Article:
I look at my daughters. Amelia and Olivia’s short hair is up in pigtails. They snack on dried apples while reading Baby Farm Animals. Contrast that with the tradition of twins in literature, which Gross notes is rife with attempts to find supernatural reasons for this “natural accident.” From twins blessed with powers of “divination” and “shape-shifting” in premodern cultures to the placement of twins at the center of “ancient foundation myths and cosmogonies,” narrative twins are not merely cute pairs: they “call up the possibility of some more demonic intrusion or crossing of boundaries.”
Gross documents a curious litany: Ahura Mazda and Angra Mainyu, the ancient Persian twin brothers; Roman twins Romulus and Remus; the Biblical Jacob, born holding his twin Esau’s heel; the cleaved twins of John Milton’s Areopagitica; Castor and Pollux, the Gemini (whom Gross notes are not quite twins, but half brothers, “each one half of a brother-sister twin pair”); Shakespeare—the father of twin boys—wrote of Viola and her twin brother in Twelfth Night; and the mysterious identical twin brothers Jean and Paul from Michel Tournier’s novel Gemini.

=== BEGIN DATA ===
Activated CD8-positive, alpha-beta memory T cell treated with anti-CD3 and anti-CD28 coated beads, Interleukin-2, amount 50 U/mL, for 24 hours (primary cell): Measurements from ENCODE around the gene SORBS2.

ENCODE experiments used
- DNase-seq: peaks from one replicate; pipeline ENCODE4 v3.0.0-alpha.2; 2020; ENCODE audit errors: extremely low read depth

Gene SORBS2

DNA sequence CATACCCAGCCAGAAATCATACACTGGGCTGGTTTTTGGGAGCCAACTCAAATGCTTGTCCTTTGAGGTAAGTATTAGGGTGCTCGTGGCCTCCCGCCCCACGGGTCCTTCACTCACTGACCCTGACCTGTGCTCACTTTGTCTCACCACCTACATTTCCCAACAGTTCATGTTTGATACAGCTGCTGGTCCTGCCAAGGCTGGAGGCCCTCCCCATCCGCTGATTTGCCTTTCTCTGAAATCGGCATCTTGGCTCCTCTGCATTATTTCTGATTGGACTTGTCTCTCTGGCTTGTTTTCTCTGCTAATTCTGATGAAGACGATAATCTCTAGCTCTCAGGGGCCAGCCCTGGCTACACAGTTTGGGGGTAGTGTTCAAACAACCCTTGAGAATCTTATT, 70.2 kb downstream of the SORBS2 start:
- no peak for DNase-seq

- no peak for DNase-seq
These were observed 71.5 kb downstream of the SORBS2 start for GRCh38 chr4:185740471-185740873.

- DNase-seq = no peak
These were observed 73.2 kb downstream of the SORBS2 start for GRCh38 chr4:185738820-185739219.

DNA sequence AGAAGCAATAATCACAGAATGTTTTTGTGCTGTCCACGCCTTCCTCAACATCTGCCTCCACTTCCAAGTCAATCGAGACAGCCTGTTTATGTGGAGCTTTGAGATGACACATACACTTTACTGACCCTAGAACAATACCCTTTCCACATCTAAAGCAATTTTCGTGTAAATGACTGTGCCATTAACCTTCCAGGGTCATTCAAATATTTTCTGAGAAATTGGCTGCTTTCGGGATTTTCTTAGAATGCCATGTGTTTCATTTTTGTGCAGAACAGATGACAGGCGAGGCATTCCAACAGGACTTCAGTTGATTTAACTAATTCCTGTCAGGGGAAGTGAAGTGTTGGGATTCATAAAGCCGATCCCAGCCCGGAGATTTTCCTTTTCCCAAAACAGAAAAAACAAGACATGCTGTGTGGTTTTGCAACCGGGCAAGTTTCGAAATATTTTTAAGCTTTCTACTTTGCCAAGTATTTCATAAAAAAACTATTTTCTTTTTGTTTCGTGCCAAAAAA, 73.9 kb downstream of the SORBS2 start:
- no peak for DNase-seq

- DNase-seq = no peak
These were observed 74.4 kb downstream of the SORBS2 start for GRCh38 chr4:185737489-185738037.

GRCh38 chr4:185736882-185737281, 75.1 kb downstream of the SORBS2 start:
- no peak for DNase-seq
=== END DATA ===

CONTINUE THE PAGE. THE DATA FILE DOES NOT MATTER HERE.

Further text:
While I can’t speak for its scientific documentation, cryptophasia, the secret of language of twins, fills our home. Jen and I sometimes move to an adjoining room to watch Amelia and Olivia banter, coded words bubbling past their lips. What is strange to our ears is familiar to theirs. In Tournier’s novel, the twins call their “unfathomable jargon” Aeolian, suggesting their words are like wind. Their shared speech “enabled us to talk together for hours on end without others present being able to understand a word we said.” To continue the theme of the familiar and the strange, Paul explains “Statistics have established that a rich, abundant and complex cryptophasia goes with an ordinary language that is poor, meager, and rudimentary.” Geminate language is misunderstood because “the words are incidental, silence is the essence.”